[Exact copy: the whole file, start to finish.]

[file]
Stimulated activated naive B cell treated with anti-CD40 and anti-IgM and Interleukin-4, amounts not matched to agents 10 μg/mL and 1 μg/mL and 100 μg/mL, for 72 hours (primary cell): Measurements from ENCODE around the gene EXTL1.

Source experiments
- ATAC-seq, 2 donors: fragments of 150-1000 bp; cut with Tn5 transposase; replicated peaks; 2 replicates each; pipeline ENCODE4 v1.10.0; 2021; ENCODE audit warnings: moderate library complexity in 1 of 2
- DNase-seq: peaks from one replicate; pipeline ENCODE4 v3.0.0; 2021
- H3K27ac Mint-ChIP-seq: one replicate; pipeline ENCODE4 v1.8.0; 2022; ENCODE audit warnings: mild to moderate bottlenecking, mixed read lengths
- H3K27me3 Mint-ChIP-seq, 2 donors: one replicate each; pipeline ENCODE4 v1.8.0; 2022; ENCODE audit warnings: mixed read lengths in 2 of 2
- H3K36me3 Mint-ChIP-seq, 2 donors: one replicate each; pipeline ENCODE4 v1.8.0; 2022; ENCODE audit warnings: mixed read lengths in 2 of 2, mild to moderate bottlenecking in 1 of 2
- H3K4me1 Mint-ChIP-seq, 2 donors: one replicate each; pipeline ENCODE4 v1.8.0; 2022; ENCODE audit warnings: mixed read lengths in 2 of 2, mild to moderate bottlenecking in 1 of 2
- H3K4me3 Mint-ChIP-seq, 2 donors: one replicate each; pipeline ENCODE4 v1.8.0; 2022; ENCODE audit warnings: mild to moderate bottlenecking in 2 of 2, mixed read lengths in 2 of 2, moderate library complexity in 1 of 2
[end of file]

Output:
Stimulated activated naive B cell treated with anti-CD40 and anti-IgM and Interleukin-4, amounts not matched to agents 10 μg/mL and 1 μg/mL and 100 μg/mL, for 72 hours (primary cell): Measurements from ENCODE around the gene EXTL1.

Source experiments
- ATAC-seq, 2 donors: fragments of 150-1000 bp; cut with Tn5 transposase; replicated peaks; 2 replicates each; pipeline ENCODE4 v1.10.0; 2021; ENCODE audit warnings: moderate library complexity in 1 of 2
- DNase-seq: peaks from one replicate; pipeline ENCODE4 v3.0.0; 2021
- H3K27ac Mint-ChIP-seq: one replicate; pipeline ENCODE4 v1.8.0; 2022; ENCODE audit warnings: mild to moderate bottlenecking, mixed read lengths
- H3K27me3 Mint-ChIP-seq, 2 donors: one replicate each; pipeline ENCODE4 v1.8.0; 2022; ENCODE audit warnings: mixed read lengths in 2 of 2
- H3K36me3 Mint-ChIP-seq, 2 donors: one replicate each; pipeline ENCODE4 v1.8.0; 2022; ENCODE audit warnings: mixed read lengths in 2 of 2, mild to moderate bottlenecking in 1 of 2
- H3K4me1 Mint-ChIP-seq, 2 donors: one replicate each; pipeline ENCODE4 v1.8.0; 2022; ENCODE audit warnings: mixed read lengths in 2 of 2, mild to moderate bottlenecking in 1 of 2
- H3K4me3 Mint-ChIP-seq, 2 donors: one replicate each; pipeline ENCODE4 v1.8.0; 2022; ENCODE audit warnings: mild to moderate bottlenecking in 2 of 2, mixed read lengths in 2 of 2, moderate library complexity in 1 of 2